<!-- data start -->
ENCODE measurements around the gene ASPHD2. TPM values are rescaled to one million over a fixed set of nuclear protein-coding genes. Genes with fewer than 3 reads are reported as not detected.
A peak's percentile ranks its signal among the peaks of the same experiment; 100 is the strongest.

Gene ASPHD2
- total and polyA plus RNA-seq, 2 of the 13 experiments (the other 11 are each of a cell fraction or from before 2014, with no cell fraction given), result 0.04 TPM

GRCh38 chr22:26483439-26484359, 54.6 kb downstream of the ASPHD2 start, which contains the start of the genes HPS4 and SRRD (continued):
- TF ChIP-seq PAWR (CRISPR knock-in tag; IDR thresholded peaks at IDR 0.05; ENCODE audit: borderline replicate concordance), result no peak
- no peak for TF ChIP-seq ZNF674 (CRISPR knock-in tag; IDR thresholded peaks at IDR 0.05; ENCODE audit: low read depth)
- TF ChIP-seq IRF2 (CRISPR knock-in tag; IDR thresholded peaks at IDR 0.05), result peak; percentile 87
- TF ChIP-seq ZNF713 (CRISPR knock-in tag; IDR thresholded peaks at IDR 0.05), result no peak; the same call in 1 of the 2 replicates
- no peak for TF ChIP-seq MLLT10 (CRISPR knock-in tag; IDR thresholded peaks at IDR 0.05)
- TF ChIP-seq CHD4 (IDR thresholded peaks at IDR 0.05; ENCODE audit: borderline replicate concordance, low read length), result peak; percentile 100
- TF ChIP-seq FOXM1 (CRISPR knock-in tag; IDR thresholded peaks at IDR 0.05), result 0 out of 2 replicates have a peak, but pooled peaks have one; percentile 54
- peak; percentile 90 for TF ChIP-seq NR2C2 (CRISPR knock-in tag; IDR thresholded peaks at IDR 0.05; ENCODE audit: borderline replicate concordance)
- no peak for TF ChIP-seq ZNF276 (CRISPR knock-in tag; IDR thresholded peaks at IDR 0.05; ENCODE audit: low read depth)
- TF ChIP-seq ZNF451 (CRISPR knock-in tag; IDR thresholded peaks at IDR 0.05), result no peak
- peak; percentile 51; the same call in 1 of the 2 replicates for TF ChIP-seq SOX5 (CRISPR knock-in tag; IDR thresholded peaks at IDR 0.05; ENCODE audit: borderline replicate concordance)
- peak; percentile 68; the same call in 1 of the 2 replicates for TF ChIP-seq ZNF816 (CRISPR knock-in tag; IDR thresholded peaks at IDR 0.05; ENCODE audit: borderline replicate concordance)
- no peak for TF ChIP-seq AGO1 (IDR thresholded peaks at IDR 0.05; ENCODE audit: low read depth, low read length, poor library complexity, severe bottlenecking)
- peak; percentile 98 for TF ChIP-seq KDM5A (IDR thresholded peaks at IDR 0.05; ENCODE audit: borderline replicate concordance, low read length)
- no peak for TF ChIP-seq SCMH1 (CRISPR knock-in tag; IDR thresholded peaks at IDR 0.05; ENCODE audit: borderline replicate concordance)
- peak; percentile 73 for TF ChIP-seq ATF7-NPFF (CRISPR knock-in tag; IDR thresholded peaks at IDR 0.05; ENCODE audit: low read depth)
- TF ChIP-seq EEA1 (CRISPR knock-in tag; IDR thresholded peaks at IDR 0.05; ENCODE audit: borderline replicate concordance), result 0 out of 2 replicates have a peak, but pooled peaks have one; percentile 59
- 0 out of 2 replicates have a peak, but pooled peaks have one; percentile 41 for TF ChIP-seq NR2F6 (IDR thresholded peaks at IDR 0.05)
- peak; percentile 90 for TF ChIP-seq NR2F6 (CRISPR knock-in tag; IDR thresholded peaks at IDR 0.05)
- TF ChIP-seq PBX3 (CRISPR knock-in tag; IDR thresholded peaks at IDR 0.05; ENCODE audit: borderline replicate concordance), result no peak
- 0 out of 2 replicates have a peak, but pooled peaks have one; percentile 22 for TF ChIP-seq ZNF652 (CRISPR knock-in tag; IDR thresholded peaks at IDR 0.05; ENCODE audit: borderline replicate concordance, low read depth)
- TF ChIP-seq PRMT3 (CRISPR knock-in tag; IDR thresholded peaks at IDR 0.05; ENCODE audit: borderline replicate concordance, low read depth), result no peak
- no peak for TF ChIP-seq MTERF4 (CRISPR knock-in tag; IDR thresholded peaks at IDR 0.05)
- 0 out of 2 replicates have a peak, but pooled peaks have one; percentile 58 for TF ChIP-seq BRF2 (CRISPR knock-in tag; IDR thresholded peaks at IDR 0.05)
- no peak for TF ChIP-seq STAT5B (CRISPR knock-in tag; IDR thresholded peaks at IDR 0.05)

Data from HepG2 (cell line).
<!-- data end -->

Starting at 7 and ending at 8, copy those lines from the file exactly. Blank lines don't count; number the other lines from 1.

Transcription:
- no peak for TF ChIP-seq ZNF674 (CRISPR knock-in tag; IDR thresholded peaks at IDR 0.05; ENCODE audit: low read depth)
- TF ChIP-seq IRF2 (CRISPR knock-in tag; IDR thresholded peaks at IDR 0.05), result peak; percentile 87